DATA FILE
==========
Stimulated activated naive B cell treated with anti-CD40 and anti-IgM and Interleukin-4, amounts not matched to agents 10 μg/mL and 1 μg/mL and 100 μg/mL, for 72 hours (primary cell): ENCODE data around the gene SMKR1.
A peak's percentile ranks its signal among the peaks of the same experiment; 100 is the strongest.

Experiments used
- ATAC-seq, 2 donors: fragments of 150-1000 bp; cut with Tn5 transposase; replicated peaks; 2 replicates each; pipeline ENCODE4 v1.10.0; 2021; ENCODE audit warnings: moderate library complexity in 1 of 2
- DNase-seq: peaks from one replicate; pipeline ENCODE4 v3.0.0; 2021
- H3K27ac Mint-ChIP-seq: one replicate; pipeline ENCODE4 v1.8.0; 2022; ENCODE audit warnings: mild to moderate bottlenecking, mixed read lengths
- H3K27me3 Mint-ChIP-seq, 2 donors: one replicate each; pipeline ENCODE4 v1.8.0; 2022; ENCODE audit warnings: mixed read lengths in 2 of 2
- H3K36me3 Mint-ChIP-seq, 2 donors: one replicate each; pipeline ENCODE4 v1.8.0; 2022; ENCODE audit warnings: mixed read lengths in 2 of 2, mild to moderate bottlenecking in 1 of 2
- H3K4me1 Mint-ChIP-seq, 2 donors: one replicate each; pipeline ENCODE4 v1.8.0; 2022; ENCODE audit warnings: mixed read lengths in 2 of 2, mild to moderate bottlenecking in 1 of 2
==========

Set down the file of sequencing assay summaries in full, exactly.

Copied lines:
Stimulated activated naive B cell treated with anti-CD40 and anti-IgM and Interleukin-4, amounts not matched to agents 10 μg/mL and 1 μg/mL and 100 μg/mL, for 72 hours (primary cell): ENCODE data around the gene SMKR1.
A peak's percentile ranks its signal among the peaks of the same experiment; 100 is the strongest.

Experiments used
- ATAC-seq, 2 donors: fragments of 150-1000 bp; cut with Tn5 transposase; replicated peaks; 2 replicates each; pipeline ENCODE4 v1.10.0; 2021; ENCODE audit warnings: moderate library complexity in 1 of 2
- DNase-seq: peaks from one replicate; pipeline ENCODE4 v3.0.0; 2021
- H3K27ac Mint-ChIP-seq: one replicate; pipeline ENCODE4 v1.8.0; 2022; ENCODE audit warnings: mild to moderate bottlenecking, mixed read lengths
- H3K27me3 Mint-ChIP-seq, 2 donors: one replicate each; pipeline ENCODE4 v1.8.0; 2022; ENCODE audit warnings: mixed read lengths in 2 of 2
- H3K36me3 Mint-ChIP-seq, 2 donors: one replicate each; pipeline ENCODE4 v1.8.0; 2022; ENCODE audit warnings: mixed read lengths in 2 of 2, mild to moderate bottlenecking in 1 of 2
- H3K4me1 Mint-ChIP-seq, 2 donors: one replicate each; pipeline ENCODE4 v1.8.0; 2022; ENCODE audit warnings: mixed read lengths in 2 of 2, mild to moderate bottlenecking in 1 of 2